It's no time to dress the South African Reserve Bank in Emperor's New Clothes
By Greg Morris, CEO, Sebata Group Holdings.
In 2017/18, the ANC and EFF called for the nationalisation of the SA Reserve Bank (SARB). Pundits are asking: Is this a good call? Should a change of mandate be considered; ie, from inflation targeting to employment targeting? In this article, I give my point of view on this contentious issue, says Greg Morris, CEO, Sebata Group Holdings.
It is important that, in all countries, the central bank is viewed as reliable, consistent and disciplined in the execution of its mandate. This helps to anchor inflation expectations, which in turn keeps inflation down. As such, any perceived lack of independence is massively problematic.
Moreover, the governor of the SARB, its key board members and all of its executives are appointed by the president, in consultation with the minister of finance and a government-appointed panel.
No Monetary Policy (MP) decisions are made by private shareholders, so nationalisation would have little real impact in terms of influence over MP.
To put it plainly, it's not nationalisation itself that frightens the markets, it is rather that the nationalisation of the SARB is seen as possible stepping-stone to changing its mandate down the line.
Our country now has an inflation target band (of 3%-6%), instead of a point target like countries like the UK and US. This allows the SARB to consider other economic factors when attempting to meet its mandate and to ensure that inflation expectations remain anchored, alongside some monetary flexibility to address the historical issues that plague SA's economy.
To my mind, inflation expectations can be a bit of a self-fulfilling prophecy.
They're actually one of the main drivers of current inflation, because expected inflation influences current wage negotiations, price setting, and financial contracting for investment. That's why the 'flexible MP regime' suggested by the ANC would not be a good strategy for us.
So, why has the SARB debate come to the fore in recent months? (There have been calls to nationalise the SARB for many years, but a recent report by the Public Protector breathed new life into the issue.) Let's explore it.
The element that excites South Africans is that an expansionary MP could allow for economic growth, which will result in lower levels of unemployment.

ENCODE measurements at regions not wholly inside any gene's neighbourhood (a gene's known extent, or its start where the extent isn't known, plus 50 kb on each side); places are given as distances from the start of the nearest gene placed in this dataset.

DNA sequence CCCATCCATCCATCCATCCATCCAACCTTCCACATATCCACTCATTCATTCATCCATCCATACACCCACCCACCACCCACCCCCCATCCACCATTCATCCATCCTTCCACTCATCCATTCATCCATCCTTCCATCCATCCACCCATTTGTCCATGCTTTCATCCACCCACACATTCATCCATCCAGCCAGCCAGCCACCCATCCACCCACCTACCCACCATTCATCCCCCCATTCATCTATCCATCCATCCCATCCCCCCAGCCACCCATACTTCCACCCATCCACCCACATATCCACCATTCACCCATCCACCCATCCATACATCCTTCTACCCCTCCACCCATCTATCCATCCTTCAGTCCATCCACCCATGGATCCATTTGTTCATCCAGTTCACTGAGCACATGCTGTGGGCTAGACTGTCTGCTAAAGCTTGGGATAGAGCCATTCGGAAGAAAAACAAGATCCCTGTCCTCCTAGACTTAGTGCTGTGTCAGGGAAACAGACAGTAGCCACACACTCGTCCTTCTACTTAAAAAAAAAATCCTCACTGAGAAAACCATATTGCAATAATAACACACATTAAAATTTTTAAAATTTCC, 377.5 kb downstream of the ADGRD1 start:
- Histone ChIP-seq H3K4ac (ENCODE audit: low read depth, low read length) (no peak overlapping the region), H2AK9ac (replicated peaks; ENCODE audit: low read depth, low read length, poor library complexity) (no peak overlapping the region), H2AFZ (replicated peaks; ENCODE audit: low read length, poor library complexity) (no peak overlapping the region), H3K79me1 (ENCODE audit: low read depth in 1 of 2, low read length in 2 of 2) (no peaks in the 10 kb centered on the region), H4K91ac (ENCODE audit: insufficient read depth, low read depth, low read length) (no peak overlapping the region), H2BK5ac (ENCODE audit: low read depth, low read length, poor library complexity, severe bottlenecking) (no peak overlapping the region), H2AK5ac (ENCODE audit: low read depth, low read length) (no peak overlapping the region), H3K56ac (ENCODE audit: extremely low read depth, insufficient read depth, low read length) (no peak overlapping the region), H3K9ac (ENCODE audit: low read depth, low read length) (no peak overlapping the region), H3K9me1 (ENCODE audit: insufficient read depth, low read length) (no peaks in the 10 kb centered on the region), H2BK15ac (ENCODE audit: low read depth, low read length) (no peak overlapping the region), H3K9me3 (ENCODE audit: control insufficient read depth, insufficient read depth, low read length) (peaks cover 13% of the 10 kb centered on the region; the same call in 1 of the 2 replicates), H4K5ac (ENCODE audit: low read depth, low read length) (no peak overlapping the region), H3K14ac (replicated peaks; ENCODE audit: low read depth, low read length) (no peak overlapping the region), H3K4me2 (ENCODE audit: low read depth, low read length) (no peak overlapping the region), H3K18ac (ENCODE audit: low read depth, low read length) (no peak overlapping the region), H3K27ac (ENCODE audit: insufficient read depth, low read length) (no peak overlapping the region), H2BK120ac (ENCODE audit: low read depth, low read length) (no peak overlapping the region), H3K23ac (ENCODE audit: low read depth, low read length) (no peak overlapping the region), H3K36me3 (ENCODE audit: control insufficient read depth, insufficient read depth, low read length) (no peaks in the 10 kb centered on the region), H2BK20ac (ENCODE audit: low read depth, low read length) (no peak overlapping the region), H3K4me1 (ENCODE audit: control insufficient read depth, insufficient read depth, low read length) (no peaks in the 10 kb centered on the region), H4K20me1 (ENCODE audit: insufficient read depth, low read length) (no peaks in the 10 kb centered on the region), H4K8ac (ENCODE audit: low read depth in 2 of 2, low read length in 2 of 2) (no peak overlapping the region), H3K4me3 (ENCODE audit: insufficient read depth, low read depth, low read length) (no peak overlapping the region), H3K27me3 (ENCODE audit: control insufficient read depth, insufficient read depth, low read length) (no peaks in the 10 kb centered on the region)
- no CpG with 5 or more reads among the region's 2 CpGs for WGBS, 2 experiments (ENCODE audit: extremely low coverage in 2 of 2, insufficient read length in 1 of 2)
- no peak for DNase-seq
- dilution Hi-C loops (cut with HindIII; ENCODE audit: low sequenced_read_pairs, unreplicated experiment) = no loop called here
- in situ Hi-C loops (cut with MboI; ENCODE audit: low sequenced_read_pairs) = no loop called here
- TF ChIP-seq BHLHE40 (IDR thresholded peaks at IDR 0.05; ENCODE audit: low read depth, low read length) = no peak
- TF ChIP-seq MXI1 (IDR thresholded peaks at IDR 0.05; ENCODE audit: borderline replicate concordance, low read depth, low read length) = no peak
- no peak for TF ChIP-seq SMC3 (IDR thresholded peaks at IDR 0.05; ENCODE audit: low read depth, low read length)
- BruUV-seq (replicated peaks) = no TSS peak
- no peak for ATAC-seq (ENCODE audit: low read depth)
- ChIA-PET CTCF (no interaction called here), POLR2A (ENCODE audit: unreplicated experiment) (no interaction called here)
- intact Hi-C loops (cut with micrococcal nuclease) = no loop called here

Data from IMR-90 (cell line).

In terms of shifting from inflation targeting to employment targeting, again, this would be a 'no' from me, largely because MP and inflation remain extremely complex issues, with many moving parts.
There is a principle, the Phillips Curve, which demonstrates the correlation between inflation and unemployment; namely, that higher rates of inflation (beyond the target band) occur when unemployment decreases.
Moving the target would destroy the confidence that the SARB has built up and allow expectations to be less anchored than is optimal. Once trust is broken, it is hard to regain, with people anticipating increase after increase. In economics, this is known as the 'slippery slope argument'.
The SARB's target band already allows for a degree of flexibility when making MP decisions. If the SARB's mandate changed, it would be easy to over-emphasise economic growth at the cost of severe and rapid inflation.
SA experienced rapid rates of inflation before 2000 when the official inflation-targeting regime was introduced (and the problems of hyper-inflation have been well-documented, with Zimbabwe and Venezuela as prime examples).
I believe that SA's issues are more structural and that there are other tools for addressing unemployment, before we need to consider MP.
My belief is there is enough room on the fiscal side to stimulate growth and enact real change in SA, provided that rampant and institutionalised corruption and 'state capture' are brought to a halt once and for all.
Additionally, to do its part in confronting the significant challenges facing the South African economy, the SARB must continue to use the target band to its limits; allowing inflation to drift towards the upper limit (6%) and sustaining it there for a period of time. With the majority of the developed world targeting 2% inflation, SA aiming for 6% is already a decent consideration in our context.